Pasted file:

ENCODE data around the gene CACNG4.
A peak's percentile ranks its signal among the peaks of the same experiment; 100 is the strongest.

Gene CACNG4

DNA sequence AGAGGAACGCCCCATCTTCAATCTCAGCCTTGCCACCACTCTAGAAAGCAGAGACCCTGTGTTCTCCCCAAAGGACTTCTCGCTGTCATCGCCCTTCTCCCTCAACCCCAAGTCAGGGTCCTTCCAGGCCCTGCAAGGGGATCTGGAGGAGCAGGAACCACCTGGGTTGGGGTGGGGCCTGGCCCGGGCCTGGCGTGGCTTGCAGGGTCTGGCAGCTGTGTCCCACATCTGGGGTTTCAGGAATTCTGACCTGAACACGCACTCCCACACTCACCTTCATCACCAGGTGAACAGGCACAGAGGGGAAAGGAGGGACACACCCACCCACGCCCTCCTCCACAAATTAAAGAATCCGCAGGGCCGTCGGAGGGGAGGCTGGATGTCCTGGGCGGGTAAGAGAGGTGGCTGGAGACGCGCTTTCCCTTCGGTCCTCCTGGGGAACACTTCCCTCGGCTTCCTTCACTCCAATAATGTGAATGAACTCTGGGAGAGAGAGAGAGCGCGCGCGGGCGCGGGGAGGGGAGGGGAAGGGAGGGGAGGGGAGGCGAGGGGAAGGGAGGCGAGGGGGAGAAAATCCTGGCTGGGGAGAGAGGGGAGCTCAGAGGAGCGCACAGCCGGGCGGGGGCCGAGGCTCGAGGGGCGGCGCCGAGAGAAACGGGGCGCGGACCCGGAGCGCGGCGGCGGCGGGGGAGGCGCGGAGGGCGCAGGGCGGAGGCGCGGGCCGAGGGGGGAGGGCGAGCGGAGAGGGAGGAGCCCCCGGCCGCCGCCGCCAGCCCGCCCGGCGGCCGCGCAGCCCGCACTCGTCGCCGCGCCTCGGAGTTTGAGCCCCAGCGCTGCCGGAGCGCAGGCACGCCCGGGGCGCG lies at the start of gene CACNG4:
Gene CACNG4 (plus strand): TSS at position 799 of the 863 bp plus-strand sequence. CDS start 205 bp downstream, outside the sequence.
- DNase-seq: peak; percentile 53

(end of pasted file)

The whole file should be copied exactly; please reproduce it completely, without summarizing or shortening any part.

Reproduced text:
ENCODE data around the gene CACNG4.
A peak's percentile ranks its signal among the peaks of the same experiment; 100 is the strongest.

Gene CACNG4

DNA sequence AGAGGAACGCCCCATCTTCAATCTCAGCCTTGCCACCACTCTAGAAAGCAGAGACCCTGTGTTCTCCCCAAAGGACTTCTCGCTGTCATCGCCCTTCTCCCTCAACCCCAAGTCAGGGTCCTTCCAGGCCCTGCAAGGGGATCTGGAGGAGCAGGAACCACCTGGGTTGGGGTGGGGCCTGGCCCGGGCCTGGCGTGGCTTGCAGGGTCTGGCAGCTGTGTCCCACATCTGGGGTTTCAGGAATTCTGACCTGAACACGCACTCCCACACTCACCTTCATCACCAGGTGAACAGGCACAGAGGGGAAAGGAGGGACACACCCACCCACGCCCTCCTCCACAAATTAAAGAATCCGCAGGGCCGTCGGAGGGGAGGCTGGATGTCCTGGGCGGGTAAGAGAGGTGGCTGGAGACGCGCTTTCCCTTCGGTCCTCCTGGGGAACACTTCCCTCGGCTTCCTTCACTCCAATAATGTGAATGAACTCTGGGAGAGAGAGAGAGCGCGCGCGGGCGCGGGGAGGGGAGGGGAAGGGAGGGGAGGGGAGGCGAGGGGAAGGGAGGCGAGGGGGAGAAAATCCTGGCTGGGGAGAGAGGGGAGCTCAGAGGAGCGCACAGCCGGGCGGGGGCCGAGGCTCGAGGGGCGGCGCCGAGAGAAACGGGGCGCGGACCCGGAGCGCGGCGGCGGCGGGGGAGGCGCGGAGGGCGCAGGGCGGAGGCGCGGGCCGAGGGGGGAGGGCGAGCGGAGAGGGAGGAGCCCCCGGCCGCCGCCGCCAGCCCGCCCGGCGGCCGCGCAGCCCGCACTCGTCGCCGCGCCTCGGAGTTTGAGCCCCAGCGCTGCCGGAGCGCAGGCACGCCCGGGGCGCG lies at the start of gene CACNG4:
Gene CACNG4 (plus strand): TSS at position 799 of the 863 bp plus-strand sequence. CDS start 205 bp downstream, outside the sequence.
- DNase-seq: peak; percentile 53